LSU isn't exactly extending itself in the non-conference slate, even though it's not the program's fault that Washington stinks. The SEC schedule is nasty with Georgia and Florida to deal with from the East, while trips to Alabama and Ole Miss in November could end any hopes of winning the SEC West. Holding serve at home, even against Florida and Auburn, will be a must with three road trips in four weeks down the stretch. The battle against the Gators on October 10th could be a preview of the SEC Championship


The season will be a success if ... LSU wins the SEC West. Just getting to Atlanta for the SEC title will require a war and a negotiation of landmines with road trips to Georgia, Alabama, and Ole Miss to deal with, along with home games against Florida and Auburn. But this is LSU, and to shoot for anything less than the SEC title is selling the team short after loading up with talented recruiting class after talented recruiting class.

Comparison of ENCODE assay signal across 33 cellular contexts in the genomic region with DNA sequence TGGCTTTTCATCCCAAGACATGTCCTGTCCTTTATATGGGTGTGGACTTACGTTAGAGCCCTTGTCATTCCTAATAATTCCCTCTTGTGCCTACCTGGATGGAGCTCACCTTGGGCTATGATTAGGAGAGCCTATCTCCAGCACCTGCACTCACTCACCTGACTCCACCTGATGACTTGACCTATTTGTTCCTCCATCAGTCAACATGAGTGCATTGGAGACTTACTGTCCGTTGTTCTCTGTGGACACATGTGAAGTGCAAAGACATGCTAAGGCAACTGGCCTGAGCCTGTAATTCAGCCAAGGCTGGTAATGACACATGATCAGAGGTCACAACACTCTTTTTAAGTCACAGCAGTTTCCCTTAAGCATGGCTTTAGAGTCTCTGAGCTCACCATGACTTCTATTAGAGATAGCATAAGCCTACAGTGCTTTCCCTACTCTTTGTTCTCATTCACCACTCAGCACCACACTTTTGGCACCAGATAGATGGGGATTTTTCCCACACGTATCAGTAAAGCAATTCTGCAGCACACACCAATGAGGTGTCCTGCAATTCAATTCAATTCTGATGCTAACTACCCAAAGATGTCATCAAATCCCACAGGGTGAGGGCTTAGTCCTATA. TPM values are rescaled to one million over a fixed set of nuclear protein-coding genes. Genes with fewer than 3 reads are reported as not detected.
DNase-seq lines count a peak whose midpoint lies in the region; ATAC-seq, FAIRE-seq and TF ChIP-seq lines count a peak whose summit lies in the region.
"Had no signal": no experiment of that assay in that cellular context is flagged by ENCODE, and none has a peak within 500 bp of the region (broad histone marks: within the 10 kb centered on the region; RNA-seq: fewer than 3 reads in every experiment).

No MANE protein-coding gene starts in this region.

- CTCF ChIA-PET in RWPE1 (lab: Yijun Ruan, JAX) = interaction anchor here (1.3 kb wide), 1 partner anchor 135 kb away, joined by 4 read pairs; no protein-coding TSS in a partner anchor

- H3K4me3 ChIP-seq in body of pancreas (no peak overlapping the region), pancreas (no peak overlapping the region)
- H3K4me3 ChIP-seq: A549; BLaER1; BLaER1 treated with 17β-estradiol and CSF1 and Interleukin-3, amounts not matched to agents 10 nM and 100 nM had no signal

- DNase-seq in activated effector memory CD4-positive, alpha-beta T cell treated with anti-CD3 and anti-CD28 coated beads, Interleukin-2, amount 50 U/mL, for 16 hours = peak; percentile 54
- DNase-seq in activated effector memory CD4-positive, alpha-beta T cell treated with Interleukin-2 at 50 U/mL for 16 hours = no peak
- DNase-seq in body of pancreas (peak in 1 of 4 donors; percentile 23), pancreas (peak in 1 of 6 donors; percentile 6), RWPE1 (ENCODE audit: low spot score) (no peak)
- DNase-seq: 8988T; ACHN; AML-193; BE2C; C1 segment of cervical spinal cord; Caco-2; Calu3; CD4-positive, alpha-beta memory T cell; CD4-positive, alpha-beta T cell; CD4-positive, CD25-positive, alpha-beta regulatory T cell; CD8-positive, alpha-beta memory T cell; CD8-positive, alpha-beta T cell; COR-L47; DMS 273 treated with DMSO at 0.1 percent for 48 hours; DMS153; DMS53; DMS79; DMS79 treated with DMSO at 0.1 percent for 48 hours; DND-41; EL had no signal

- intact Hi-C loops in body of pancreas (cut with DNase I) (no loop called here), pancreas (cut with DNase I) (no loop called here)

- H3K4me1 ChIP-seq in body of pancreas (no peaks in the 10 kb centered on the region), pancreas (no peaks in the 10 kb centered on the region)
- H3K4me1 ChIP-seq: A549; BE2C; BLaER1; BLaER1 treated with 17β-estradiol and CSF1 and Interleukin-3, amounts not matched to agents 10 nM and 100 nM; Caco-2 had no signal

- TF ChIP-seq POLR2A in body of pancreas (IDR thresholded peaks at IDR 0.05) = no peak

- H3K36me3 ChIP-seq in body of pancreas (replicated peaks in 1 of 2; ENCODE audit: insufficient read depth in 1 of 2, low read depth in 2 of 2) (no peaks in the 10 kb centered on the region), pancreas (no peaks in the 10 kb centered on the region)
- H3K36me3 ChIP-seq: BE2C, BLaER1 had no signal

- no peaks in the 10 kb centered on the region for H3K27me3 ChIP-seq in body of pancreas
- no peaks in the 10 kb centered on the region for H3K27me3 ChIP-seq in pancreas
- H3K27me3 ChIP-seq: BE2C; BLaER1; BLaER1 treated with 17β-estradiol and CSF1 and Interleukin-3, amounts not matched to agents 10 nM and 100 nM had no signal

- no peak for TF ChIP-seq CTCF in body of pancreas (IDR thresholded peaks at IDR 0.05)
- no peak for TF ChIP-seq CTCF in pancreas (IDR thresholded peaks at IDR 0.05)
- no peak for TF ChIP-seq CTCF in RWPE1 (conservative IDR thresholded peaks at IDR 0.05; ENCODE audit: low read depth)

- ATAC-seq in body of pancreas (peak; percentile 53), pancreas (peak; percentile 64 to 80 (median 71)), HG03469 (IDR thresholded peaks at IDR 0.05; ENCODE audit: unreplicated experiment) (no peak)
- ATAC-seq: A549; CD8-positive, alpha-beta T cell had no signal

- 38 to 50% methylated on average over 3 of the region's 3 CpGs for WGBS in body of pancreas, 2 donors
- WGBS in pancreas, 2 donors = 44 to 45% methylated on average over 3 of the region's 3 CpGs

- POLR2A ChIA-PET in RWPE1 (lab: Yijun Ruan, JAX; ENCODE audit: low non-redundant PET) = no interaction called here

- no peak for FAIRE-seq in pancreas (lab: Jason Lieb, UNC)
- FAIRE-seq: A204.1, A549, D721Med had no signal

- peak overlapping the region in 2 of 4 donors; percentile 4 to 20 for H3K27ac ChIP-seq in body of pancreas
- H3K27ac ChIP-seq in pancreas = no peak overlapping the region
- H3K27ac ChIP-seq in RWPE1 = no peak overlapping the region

Nov. 7 at Alabama. The Tigers can split against Georgia and Florida from the East and still win the West, but it'll take wins at Alabama and Ole Miss to get the job done. If they lose to the Tide, the game in Oxford will end up being to shake out the pecking order for the bowls. If they can beat their old head coach, Nick Saban, and get a little revenge after losing last year's thriller, then LSU will be in the thick of the SEC title hunt.